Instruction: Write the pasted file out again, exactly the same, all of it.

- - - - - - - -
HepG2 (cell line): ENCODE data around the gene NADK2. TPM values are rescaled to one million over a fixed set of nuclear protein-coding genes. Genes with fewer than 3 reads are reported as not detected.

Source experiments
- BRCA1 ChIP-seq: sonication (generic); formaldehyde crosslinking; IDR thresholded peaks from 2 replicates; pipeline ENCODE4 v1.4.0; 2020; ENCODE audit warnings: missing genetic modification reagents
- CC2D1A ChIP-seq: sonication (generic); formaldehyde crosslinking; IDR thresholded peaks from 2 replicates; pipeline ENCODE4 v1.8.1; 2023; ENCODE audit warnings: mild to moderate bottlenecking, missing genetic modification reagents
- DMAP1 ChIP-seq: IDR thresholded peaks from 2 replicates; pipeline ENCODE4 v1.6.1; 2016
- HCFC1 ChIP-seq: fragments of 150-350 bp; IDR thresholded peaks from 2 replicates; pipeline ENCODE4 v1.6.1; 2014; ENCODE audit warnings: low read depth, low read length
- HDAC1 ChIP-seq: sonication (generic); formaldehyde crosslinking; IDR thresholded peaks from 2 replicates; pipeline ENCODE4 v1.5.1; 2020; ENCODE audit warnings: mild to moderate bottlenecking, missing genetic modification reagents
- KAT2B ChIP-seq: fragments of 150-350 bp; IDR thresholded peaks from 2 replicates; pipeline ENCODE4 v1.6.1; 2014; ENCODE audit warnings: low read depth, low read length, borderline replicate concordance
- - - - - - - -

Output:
HepG2 (cell line): ENCODE data around the gene NADK2. TPM values are rescaled to one million over a fixed set of nuclear protein-coding genes. Genes with fewer than 3 reads are reported as not detected.

Source experiments
- BRCA1 ChIP-seq: sonication (generic); formaldehyde crosslinking; IDR thresholded peaks from 2 replicates; pipeline ENCODE4 v1.4.0; 2020; ENCODE audit warnings: missing genetic modification reagents
- CC2D1A ChIP-seq: sonication (generic); formaldehyde crosslinking; IDR thresholded peaks from 2 replicates; pipeline ENCODE4 v1.8.1; 2023; ENCODE audit warnings: mild to moderate bottlenecking, missing genetic modification reagents
- DMAP1 ChIP-seq: IDR thresholded peaks from 2 replicates; pipeline ENCODE4 v1.6.1; 2016
- HCFC1 ChIP-seq: fragments of 150-350 bp; IDR thresholded peaks from 2 replicates; pipeline ENCODE4 v1.6.1; 2014; ENCODE audit warnings: low read depth, low read length
- HDAC1 ChIP-seq: sonication (generic); formaldehyde crosslinking; IDR thresholded peaks from 2 replicates; pipeline ENCODE4 v1.5.1; 2020; ENCODE audit warnings: mild to moderate bottlenecking, missing genetic modification reagents
- KAT2B ChIP-seq: fragments of 150-350 bp; IDR thresholded peaks from 2 replicates; pipeline ENCODE4 v1.6.1; 2014; ENCODE audit warnings: low read depth, low read length, borderline replicate concordance